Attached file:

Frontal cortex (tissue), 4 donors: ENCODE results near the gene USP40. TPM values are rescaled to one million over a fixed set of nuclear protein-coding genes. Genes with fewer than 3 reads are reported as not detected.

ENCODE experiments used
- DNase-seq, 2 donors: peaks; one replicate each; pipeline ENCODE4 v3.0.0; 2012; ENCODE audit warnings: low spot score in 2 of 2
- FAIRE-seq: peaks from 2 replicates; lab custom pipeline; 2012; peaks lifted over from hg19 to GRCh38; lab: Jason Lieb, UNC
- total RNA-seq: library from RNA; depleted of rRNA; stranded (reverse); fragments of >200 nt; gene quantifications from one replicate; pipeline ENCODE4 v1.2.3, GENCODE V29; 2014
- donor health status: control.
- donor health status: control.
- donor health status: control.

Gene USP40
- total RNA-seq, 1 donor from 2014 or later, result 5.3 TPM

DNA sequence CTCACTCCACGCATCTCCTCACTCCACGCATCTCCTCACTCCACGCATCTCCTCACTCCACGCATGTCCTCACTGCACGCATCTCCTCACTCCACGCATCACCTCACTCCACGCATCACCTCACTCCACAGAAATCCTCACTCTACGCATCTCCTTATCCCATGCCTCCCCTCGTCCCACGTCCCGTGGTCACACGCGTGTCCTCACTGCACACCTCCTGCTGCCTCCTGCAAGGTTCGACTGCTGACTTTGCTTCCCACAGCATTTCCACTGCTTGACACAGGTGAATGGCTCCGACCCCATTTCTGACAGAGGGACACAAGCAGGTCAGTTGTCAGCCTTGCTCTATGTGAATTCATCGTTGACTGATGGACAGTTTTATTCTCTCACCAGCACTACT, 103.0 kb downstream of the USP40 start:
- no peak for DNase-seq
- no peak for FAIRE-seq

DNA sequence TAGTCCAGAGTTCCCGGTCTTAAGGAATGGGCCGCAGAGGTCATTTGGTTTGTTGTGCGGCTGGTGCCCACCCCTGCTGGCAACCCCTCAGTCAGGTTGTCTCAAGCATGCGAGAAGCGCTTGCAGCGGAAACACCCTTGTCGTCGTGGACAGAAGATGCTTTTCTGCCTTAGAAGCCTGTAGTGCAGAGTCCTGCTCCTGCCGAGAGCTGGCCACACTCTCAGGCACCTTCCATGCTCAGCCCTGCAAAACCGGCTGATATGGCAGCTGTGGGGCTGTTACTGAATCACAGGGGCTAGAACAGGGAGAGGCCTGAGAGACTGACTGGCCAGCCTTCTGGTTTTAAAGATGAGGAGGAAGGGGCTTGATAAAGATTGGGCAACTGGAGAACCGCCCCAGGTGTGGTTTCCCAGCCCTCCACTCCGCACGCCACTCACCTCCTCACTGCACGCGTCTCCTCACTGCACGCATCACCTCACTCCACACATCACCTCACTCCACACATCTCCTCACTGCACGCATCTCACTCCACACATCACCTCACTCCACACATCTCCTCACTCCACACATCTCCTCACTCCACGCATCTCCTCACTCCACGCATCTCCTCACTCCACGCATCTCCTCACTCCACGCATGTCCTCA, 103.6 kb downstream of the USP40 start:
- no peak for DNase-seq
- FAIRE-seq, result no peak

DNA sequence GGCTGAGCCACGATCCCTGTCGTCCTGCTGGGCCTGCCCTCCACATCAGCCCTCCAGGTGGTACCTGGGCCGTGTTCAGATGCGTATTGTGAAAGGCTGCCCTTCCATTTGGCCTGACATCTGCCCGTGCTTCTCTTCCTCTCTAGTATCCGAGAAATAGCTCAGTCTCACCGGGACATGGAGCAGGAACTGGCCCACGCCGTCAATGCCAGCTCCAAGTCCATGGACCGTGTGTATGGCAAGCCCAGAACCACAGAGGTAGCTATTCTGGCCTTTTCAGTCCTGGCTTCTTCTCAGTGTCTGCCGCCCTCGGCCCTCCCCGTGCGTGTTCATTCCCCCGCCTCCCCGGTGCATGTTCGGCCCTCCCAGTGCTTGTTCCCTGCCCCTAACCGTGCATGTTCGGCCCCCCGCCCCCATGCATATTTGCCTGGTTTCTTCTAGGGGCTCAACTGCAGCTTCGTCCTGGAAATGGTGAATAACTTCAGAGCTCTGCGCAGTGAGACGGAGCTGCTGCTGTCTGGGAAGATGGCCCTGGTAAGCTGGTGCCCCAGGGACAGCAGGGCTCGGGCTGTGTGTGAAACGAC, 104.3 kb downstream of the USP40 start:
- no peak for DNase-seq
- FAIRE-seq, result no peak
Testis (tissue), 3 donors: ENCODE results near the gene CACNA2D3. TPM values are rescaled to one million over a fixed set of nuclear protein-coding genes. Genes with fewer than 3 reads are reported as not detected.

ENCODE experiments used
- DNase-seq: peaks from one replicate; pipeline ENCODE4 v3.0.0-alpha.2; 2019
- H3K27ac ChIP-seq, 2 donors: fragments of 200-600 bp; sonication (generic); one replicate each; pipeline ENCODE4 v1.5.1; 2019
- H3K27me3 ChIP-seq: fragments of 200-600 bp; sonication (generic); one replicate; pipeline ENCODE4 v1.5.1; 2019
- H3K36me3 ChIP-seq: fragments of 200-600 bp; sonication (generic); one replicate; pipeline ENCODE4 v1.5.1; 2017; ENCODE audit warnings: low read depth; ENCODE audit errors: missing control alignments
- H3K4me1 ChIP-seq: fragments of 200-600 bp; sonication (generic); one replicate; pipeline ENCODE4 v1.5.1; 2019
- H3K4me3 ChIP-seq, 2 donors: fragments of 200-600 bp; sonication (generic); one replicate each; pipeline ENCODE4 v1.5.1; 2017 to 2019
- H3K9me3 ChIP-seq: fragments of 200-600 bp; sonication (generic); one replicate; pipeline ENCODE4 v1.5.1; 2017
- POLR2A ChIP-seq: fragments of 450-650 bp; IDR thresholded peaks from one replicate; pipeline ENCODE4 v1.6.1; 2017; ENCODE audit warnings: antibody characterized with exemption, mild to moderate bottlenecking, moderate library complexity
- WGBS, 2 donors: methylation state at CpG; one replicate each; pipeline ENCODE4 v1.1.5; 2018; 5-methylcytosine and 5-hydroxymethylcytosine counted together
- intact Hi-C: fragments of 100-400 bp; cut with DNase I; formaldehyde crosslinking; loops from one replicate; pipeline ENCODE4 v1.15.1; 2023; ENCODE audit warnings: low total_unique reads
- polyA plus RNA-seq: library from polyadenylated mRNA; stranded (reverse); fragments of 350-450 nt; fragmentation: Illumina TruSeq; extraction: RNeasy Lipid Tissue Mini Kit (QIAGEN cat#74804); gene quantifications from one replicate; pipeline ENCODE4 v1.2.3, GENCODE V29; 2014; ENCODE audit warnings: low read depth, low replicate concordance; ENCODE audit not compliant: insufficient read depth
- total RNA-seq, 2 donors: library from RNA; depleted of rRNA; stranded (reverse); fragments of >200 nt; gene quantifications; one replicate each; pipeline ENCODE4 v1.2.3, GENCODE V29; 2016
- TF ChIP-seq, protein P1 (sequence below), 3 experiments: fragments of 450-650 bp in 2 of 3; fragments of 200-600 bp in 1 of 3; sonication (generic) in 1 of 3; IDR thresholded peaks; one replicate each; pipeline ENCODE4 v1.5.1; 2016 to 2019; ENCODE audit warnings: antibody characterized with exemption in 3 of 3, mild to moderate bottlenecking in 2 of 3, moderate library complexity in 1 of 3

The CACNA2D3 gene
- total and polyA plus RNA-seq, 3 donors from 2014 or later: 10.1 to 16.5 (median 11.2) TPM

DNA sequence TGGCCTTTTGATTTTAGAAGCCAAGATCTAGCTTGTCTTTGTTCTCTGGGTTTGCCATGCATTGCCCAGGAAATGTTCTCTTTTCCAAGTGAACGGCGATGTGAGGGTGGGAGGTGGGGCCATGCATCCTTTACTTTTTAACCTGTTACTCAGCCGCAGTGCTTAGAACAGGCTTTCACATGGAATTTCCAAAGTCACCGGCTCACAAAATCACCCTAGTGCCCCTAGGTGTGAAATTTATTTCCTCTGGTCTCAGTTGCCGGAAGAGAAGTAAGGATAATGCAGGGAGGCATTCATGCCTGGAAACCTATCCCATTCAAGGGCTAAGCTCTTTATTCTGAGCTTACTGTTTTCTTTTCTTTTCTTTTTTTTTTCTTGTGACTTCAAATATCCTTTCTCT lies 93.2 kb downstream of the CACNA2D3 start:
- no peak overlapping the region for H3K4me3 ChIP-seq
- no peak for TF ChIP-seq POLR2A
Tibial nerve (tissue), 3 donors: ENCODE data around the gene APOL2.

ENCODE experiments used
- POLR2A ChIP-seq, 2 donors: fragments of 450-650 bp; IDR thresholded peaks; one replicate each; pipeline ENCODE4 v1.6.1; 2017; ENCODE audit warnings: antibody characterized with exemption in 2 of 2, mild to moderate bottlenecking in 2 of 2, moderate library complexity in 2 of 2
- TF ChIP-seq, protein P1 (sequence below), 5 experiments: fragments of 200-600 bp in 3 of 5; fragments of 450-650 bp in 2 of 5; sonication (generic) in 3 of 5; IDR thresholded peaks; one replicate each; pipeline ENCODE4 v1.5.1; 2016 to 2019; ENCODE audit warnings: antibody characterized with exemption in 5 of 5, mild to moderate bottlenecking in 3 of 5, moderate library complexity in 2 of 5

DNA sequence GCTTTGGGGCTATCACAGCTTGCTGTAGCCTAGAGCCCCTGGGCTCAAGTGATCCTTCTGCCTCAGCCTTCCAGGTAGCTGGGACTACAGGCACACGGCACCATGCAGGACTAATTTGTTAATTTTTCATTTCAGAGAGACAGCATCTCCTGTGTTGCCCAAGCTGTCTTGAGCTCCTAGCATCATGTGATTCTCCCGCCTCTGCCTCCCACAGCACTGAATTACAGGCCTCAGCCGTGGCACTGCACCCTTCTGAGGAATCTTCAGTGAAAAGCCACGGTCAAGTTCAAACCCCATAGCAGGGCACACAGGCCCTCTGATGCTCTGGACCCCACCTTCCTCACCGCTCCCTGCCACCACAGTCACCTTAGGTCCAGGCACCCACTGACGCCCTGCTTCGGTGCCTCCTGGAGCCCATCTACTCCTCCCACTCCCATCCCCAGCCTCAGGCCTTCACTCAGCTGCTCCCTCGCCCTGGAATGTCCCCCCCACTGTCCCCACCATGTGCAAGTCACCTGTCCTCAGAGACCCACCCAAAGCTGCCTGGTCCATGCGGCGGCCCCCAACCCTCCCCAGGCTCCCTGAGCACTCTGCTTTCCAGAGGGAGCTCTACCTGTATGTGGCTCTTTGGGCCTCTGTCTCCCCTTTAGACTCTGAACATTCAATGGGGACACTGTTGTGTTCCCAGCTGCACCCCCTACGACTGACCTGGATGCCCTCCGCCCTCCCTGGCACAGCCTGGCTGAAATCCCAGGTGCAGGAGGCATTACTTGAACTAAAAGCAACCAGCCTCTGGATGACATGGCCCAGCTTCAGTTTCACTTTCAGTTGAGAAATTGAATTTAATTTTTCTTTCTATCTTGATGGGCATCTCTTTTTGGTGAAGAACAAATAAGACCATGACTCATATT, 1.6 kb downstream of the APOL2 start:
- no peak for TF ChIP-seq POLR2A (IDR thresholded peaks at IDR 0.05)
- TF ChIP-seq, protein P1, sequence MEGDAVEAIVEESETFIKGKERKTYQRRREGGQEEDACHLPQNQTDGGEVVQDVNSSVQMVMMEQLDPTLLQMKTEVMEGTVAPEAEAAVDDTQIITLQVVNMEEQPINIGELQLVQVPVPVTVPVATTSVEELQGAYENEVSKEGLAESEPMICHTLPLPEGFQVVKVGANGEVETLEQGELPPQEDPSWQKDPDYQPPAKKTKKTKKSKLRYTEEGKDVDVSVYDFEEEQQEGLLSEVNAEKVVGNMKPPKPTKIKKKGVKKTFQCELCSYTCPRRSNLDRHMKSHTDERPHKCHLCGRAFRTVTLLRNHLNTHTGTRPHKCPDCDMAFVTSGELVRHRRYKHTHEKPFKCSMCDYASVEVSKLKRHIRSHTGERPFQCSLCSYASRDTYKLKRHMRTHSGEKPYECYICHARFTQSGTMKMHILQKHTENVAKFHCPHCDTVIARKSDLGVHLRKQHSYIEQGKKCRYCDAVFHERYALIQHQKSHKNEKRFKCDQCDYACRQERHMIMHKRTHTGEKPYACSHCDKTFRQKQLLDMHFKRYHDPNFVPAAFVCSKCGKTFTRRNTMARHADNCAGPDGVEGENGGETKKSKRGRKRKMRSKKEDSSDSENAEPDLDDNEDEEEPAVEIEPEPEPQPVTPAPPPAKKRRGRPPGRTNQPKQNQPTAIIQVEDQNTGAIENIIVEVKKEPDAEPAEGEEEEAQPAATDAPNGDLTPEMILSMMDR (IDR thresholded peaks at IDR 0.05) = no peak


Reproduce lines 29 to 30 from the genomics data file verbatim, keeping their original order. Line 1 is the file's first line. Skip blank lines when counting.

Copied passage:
- POLR2A ChIP-seq: fragments of 450-650 bp; IDR thresholded peaks from one replicate; pipeline ENCODE4 v1.6.1; 2017; ENCODE audit warnings: antibody characterized with exemption, mild to moderate bottlenecking, moderate library complexity
- WGBS, 2 donors: methylation state at CpG; one replicate each; pipeline ENCODE4 v1.1.5; 2018; 5-methylcytosine and 5-hydroxymethylcytosine counted together